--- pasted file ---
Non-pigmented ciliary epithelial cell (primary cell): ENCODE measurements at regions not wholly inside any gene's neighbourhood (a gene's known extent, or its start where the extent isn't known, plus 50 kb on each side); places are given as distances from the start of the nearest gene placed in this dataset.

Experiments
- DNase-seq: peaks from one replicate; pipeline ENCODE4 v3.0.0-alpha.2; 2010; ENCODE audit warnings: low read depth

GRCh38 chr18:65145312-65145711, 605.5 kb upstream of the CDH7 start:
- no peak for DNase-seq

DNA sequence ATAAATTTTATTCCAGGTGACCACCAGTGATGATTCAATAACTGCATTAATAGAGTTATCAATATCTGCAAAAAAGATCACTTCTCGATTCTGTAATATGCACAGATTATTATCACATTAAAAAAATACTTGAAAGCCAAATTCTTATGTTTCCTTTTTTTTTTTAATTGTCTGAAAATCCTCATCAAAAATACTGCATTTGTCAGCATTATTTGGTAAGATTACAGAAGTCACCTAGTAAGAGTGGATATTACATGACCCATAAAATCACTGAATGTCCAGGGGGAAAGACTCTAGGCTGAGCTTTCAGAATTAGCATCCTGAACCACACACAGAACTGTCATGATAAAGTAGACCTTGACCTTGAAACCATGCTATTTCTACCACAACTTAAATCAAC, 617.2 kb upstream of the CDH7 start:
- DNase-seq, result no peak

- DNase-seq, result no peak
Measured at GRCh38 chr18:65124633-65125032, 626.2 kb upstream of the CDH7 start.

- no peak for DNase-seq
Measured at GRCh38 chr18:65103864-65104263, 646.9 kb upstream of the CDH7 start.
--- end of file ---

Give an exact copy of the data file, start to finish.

Non-pigmented ciliary epithelial cell (primary cell): ENCODE measurements at regions not wholly inside any gene's neighbourhood (a gene's known extent, or its start where the extent isn't known, plus 50 kb on each side); places are given as distances from the start of the nearest gene placed in this dataset.

Experiments
- DNase-seq: peaks from one replicate; pipeline ENCODE4 v3.0.0-alpha.2; 2010; ENCODE audit warnings: low read depth

GRCh38 chr18:65145312-65145711, 605.5 kb upstream of the CDH7 start:
- no peak for DNase-seq

DNA sequence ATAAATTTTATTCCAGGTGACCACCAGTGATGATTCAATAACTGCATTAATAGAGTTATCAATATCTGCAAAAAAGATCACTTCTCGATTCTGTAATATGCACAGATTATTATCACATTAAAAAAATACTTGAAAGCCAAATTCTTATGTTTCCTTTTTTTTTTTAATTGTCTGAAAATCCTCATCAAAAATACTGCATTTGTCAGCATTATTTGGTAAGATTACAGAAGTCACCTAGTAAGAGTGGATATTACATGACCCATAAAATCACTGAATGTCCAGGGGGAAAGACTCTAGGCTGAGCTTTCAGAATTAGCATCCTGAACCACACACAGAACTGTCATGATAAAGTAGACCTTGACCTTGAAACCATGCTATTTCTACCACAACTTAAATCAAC, 617.2 kb upstream of the CDH7 start:
- DNase-seq, result no peak

- DNase-seq, result no peak
Measured at GRCh38 chr18:65124633-65125032, 626.2 kb upstream of the CDH7 start.

- no peak for DNase-seq
Measured at GRCh38 chr18:65103864-65104263, 646.9 kb upstream of the CDH7 start.